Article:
A survey by Google found that 67% of Americans do not trust real estate agents. Now, new research conducted by the National Bureau of Economic Research confirms they may be justified in their belief not to trust them.
How impressive was this research? It was conducted by PhDs from Cornell, MIT and the Wharton School of Business. And the National Bureau of Economic Research is one of the most respected think tanks in the US. And what did the research discover about Realtor behavior?
Properties listed with lower commission rates experience less favorable transaction outcomes: they are 5% less likely to sell and take 12% longer to sell. These adverse outcomes reflect decreased willingness of buyers’ agents to intermediate low commission properties (steering) rather than heterogeneous seller preferences or reduced effort of listing agents. While all agents and offices prefer properties with high commissions, firms and agents with large market shares purchase a disproportionately small fraction of low commission properties. The negative outcomes for low commissions provide empirical support for regulatory concerns that steering reinforces the uniformity of commissions
Our findings provide empirical support for regulators’ long-standing concern of steering behavior contributing to the lack of variation in commission rates, despite consumers’ increased access to information and lower search costs due to the internet.
Compared to other industrialized countries, commission fees in the United States are high. For example, commission rates average less than 2% in the United Kingdom and the Netherlands, compared to the typical rates of 5% and 6% in the United States (Delcoure and Miller, 2002). As highlighted by our model, unbundling commissions has the potential to eliminate steering and reduce commission fees.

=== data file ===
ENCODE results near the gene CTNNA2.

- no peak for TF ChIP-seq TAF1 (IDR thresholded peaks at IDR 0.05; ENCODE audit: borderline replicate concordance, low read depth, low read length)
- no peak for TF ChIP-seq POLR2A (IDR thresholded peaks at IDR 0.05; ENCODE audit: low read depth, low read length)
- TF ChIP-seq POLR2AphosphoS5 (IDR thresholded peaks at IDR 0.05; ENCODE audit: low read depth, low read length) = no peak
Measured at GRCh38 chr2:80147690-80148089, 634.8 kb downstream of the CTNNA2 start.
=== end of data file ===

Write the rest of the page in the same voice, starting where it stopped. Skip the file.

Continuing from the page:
Why are real estate commissions still so high in spite of all the new information freely available and an oversupply of Realtors? Because buyer’s agents punish sellers who try to save on commission by keeping their buyers from buying the home until the seller increases their commission to the acceptable rate. In other words, extortion.
Sellers get ripped off because they are forced to pay the extorted rate and buyers get ripped off because they do not get honest representation from their agent. That’s a problem.
And what is the solution these really smart people suggest to combat this problem? The same thing I have been screaming about for two years: stop expecting the seller to pay for the buyer’s agent. What I call Problem One in my book The Intelligent Home Seller.
Unbundling of commissions (making the buyer pay for their own agent) makes 90% of the problems in the real estate industry go away. Unfortunately for Realtors, it will probably make 90% of the Realtors go away. What we know from countries like Australia, where sellers do not pay for buyer’s agents, is that there are almost no buyer’s agents. And without buyer’s agents (and their steering buyers away from low commission homes), there will be tremendous downward price pressure on Realtor listing fees. The average commission would most likely fall from around 6% to less than 2%, instantly turning a $60 billion industry into a $20 billion industry and wiping out a lot of Realtors in the process.
I think it is fair to expect NAR (The National Association of Realtors) and their team of high-priced lobbyists to be out in full force to oppose any legislation that even hints at unbundling of Realtor commissions. After all, what’s more important, serving the interests of 85 million home owners or maintaining the revenue from a million dues-paying members? Fight on NAR.